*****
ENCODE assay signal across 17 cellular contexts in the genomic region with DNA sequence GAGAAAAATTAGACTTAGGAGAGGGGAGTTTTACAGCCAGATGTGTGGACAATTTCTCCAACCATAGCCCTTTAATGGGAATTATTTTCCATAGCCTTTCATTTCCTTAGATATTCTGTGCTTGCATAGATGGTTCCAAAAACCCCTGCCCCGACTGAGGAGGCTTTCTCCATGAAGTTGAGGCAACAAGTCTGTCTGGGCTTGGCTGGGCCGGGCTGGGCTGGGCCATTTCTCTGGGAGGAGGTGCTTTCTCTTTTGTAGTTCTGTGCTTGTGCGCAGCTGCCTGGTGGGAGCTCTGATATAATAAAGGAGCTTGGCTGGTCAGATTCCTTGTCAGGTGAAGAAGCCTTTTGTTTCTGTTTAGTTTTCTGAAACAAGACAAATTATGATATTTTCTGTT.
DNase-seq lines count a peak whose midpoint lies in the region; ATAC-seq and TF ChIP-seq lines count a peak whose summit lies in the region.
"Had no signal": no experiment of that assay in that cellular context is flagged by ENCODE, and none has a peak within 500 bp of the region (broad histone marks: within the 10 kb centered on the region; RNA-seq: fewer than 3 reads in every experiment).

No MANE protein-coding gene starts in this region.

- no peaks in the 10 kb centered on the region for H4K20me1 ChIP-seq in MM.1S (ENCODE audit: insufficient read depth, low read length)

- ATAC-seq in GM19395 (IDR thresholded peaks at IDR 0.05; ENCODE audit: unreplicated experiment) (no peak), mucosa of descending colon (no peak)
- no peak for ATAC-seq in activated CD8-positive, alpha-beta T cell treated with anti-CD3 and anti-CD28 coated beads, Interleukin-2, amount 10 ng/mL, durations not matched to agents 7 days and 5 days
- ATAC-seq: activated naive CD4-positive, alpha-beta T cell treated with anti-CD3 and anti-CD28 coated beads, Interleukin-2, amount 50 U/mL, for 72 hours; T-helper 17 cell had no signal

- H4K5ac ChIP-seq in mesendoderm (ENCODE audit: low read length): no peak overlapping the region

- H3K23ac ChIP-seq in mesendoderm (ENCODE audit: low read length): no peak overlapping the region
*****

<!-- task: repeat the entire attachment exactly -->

ENCODE assay signal across 17 cellular contexts in the genomic region with DNA sequence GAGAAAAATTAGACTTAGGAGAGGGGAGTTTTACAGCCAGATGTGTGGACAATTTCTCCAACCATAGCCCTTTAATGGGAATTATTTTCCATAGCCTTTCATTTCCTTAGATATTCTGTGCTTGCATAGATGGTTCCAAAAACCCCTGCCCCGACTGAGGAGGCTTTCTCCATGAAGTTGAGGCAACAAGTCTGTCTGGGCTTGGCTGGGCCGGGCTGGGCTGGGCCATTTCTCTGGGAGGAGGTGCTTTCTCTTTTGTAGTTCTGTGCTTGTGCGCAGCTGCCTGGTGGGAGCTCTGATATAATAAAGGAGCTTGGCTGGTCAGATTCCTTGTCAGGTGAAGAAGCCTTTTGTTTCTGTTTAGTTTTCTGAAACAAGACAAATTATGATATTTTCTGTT.
DNase-seq lines count a peak whose midpoint lies in the region; ATAC-seq and TF ChIP-seq lines count a peak whose summit lies in the region.
"Had no signal": no experiment of that assay in that cellular context is flagged by ENCODE, and none has a peak within 500 bp of the region (broad histone marks: within the 10 kb centered on the region; RNA-seq: fewer than 3 reads in every experiment).

No MANE protein-coding gene starts in this region.

- no peaks in the 10 kb centered on the region for H4K20me1 ChIP-seq in MM.1S (ENCODE audit: insufficient read depth, low read length)

- ATAC-seq in GM19395 (IDR thresholded peaks at IDR 0.05; ENCODE audit: unreplicated experiment) (no peak), mucosa of descending colon (no peak)
- no peak for ATAC-seq in activated CD8-positive, alpha-beta T cell treated with anti-CD3 and anti-CD28 coated beads, Interleukin-2, amount 10 ng/mL, durations not matched to agents 7 days and 5 days
- ATAC-seq: activated naive CD4-positive, alpha-beta T cell treated with anti-CD3 and anti-CD28 coated beads, Interleukin-2, amount 50 U/mL, for 72 hours; T-helper 17 cell had no signal

- H4K5ac ChIP-seq in mesendoderm (ENCODE audit: low read length): no peak overlapping the region

- H3K23ac ChIP-seq in mesendoderm (ENCODE audit: low read length): no peak overlapping the region